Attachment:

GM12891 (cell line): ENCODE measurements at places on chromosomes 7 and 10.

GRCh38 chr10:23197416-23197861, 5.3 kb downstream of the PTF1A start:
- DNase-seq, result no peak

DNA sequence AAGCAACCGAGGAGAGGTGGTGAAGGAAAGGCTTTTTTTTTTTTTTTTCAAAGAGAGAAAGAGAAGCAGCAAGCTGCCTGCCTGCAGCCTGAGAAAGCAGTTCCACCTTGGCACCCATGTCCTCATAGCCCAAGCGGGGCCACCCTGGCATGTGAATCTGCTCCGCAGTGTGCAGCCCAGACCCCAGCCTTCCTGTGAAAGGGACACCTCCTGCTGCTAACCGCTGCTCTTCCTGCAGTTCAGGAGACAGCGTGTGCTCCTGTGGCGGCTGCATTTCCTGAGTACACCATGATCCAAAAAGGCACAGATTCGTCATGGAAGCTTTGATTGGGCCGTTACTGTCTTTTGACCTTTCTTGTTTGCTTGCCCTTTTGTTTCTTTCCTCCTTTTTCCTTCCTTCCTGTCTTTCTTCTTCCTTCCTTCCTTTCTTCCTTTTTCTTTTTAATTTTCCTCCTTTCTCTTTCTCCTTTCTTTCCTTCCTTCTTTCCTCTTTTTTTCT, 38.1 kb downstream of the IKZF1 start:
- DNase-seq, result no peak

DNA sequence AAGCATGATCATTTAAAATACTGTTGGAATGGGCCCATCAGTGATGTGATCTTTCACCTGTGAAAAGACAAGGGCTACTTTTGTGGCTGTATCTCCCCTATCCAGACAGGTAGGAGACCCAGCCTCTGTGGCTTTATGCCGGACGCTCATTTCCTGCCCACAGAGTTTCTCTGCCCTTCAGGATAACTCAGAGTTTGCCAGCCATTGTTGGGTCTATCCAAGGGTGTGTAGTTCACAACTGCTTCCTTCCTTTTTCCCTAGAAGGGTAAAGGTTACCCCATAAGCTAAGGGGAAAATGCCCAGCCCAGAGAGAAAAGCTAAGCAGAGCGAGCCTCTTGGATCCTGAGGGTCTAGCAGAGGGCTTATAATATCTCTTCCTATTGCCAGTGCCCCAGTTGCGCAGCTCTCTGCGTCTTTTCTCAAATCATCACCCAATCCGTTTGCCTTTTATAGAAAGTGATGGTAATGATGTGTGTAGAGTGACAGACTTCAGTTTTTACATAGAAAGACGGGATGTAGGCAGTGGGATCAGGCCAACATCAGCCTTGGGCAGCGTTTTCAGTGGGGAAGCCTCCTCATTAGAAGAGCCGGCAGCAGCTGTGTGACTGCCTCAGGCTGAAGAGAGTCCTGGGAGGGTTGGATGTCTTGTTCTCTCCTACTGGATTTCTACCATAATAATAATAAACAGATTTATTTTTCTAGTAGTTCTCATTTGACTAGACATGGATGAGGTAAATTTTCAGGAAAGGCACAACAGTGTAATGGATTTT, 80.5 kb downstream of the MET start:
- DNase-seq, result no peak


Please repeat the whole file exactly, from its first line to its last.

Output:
GM12891 (cell line): ENCODE measurements at places on chromosomes 7 and 10.

GRCh38 chr10:23197416-23197861, 5.3 kb downstream of the PTF1A start:
- DNase-seq, result no peak

DNA sequence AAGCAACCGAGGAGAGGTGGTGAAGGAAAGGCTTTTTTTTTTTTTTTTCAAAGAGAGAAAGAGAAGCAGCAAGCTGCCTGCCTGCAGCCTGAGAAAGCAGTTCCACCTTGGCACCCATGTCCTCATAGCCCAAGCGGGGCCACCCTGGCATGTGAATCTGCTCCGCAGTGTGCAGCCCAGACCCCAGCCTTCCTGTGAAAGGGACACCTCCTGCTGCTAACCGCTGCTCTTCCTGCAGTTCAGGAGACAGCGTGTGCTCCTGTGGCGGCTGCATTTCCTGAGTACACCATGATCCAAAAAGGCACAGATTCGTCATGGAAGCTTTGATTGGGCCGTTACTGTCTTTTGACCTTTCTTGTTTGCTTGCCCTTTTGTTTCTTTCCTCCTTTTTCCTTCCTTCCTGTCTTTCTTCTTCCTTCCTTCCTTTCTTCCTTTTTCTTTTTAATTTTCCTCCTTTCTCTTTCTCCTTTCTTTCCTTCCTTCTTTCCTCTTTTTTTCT, 38.1 kb downstream of the IKZF1 start:
- DNase-seq, result no peak

DNA sequence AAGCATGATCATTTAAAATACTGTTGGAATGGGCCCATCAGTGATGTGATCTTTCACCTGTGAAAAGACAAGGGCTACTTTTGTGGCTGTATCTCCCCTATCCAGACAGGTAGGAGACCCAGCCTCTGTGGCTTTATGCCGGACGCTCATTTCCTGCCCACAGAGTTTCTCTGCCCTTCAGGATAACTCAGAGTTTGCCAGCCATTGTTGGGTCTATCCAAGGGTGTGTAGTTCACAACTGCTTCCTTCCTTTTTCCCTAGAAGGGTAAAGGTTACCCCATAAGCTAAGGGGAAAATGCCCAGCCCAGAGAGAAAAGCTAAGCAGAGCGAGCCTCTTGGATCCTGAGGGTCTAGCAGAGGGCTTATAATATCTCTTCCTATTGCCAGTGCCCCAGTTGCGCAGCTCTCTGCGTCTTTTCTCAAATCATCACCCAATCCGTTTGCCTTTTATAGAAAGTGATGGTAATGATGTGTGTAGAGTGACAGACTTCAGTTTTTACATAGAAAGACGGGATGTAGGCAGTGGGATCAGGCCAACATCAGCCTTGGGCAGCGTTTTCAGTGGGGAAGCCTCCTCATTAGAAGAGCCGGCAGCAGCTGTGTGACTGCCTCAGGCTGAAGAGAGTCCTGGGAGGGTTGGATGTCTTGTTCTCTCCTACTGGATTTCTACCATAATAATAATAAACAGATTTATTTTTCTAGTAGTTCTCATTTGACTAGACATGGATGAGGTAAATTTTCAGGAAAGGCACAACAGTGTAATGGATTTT, 80.5 kb downstream of the MET start:
- DNase-seq, result no peak